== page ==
A Wind Mitigation Affidavit is much broader. It focuses on features of your roof. It does account for things like impact resistant glass/shutters/etc., but it doesn’t get into the specific design features of each and every window pane.


  4. I am building a new home and want to know if the roof has any effect on insurance cost.
    1. It is a new house build to code and the roof is designed for 150 mph wind. Does it matter if it is a hip or gable at this point?
    2. The target roof is a Boston hip roof, which has small gables. I need it to increase the ridge length for proper attic ventilation. If a hip roof still influences insurance cost even though it meets 150 mph wind, how are the small gables counted to calculate gable/perimeter ratio? Are the small gables included in the perimeter length? Is the length measured at the gable fascia or where the eve ends merge with the hip? the eve length has a huge influence on this dimension.
    3. Are gable ends on structures outside of the main structure wall included in the gable end length? for example; a main entry way roof attached to the house outside the main walls and extending to large pillars 8′ from the wall where the gable end exists.

    • Hello!

      Congratulations on the new home, and thank you for reaching out to us! There are quite a few things that go into the wind resistive nature of a home, and understanding them can be confusing. This is especially true when the Wind Mitigation Affidavit and related credits don’t actually come from the building community. They were completely the creation of the Florida Legislature.

      Regardless of your wind speed design it will always matter if the roof geometry is hip or gable for insurance purposes. No matter what a gable roof will statistically fail before a hip roof. Imagine putting a greeting card on a table in front of you such that it looks like an upside down “V” while sitting there (gable). If you blow on it immediately flies away. If you did the same with a pyramid shamed object (hip) it would take much greater force to move it. A hip roof is always preferable from a wind resistance standpoint, and hip roofs usually cost significantly less to insure than gables!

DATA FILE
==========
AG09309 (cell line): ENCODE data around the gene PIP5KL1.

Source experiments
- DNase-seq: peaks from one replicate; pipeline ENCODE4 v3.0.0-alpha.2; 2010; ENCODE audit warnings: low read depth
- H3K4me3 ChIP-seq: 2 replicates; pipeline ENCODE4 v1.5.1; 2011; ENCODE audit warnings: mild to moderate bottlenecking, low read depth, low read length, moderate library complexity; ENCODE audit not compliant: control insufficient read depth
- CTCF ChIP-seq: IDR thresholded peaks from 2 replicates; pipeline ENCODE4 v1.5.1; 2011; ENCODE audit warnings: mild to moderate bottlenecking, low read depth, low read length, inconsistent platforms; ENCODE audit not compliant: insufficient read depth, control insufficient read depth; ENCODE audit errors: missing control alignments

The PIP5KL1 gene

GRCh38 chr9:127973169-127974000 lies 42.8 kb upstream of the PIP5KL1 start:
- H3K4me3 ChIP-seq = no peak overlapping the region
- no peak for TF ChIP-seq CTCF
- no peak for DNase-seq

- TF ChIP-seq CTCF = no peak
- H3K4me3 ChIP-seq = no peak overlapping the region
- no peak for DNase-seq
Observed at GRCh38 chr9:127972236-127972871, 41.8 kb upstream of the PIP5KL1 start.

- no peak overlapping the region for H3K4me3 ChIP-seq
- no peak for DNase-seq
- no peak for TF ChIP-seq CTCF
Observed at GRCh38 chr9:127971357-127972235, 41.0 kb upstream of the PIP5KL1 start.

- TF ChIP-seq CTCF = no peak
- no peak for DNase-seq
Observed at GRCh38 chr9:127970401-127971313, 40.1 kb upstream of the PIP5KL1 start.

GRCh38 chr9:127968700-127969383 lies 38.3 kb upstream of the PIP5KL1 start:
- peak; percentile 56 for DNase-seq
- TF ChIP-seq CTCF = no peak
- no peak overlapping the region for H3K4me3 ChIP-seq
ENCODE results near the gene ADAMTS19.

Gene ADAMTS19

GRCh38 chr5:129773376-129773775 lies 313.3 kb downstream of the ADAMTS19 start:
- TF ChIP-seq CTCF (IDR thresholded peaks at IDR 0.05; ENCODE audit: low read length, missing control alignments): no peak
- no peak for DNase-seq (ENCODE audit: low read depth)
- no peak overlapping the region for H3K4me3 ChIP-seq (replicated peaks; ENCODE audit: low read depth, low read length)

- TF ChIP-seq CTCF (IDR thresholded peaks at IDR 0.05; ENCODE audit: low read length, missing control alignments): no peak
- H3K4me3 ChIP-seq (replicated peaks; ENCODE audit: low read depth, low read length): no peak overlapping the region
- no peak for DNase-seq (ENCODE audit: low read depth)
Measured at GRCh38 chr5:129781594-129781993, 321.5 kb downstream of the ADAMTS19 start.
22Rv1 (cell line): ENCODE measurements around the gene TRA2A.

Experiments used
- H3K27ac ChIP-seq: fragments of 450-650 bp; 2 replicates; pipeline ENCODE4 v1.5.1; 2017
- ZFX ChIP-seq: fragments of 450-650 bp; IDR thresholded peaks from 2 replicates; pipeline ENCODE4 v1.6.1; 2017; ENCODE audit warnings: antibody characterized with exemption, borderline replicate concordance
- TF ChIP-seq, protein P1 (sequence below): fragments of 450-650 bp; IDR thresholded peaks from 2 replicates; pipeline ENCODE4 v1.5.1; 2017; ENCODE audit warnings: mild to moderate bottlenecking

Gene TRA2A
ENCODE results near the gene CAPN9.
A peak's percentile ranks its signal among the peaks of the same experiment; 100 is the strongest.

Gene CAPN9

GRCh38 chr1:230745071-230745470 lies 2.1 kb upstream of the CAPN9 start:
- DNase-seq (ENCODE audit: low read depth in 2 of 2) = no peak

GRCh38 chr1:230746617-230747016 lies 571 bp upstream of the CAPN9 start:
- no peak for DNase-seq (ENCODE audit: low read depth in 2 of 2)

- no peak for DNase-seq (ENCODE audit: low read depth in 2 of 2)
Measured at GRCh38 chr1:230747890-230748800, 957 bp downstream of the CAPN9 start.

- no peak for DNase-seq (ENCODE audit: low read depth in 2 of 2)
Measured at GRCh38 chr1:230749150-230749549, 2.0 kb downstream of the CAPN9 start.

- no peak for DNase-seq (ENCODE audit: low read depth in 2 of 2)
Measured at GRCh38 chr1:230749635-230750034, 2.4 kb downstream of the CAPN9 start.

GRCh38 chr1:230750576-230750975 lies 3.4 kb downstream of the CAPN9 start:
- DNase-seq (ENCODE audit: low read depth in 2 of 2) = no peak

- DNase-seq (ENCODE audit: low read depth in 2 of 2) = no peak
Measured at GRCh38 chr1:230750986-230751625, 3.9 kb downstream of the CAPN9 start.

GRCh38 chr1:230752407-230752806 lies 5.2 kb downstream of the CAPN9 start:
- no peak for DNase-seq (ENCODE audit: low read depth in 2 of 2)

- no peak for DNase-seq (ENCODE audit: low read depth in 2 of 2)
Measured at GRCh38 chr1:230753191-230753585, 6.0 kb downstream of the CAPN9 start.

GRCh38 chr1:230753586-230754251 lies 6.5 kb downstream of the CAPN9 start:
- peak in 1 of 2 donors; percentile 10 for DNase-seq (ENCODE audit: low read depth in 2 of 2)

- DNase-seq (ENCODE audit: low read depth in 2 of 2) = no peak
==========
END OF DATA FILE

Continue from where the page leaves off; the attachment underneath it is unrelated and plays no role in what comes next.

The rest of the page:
The issue with your small gables can vary in impact depending on your insurance company. Generally speaking, the roof must be a vast majority hip or it gets rated as gable. I have seen a small gable or two cause insurance companies to rate the entire home as having a gable roof. Again, it creates a weak point. The 150 mph rating can be misleading, just like a 50 year warranty on tiles or shingles. It’s almost certain that 50 year warranty shingles or tiles won’t last anywhere near that long. The warranty is usually only for workmanship and product defects anyway – not the effects of 100 degree bleaching summer sun and those rare but real 20 degree winter nights here in Florida.

      If the gable is part of the roof that is fully attached to the home it does not matter if the gable is above living space or not. Again, you’re creating a weak point (no matter what your contractor says) in the roofing system. So pries up the gable over the front porch, so pries off the rest of the roof in 100mph winds!

      Hope that helps, and thanks again for contacting us!

  5. Hi,
    I am switching home insurance company and they need a wind mitigation form before giving me a quote. Who do i call to get the inspection done?, and do i have to pay this inspector or my current home insurance company can provide me one?. Thanks

  6. I recently had a wind mitigation and 4 point inspection in January of 2019 the inspector said we had a few bubbles but others wise it was ok, he then reported to the insurance company that we needed a roof, so on the 25th of February we got one, nails came through my kitchen 2 bedrooms and a bathroom closet in my ranch style home the roofers also left a area on the roof open which it leaked in the ceiling in the living room for the initial inspection which has not been done to date. March 20th another wind mitigation was done not sure of the results yet or what was done because it was done so quickly. It appears mildew is on the ceiling wall wear it leaked from the roof that was left open for inspection due to it rained all day the day after our roof installation and partly the day after that. What can be done about the mildew/mold?

    • Hi Dee,

      It sounds like you’ve got a less than ideal situation. First and foremost, if you’re roof is not water tight it needs to be tarped and then fixed immediately. Nearly all insurance policies have a clause requiring policy holders to take steps to mitigate a loss once its known. That means you’re not expected to climb on the roof yourself, but you need to get somewhere out there to stop the leaking and ensuing damage. Your policy likely also has a certain amount of Fungi coverage to help deal with the mold. Your company can than choose to go back after the contractor(s) who left your roof incomplete, or if you do not have coverage you can sue them directly.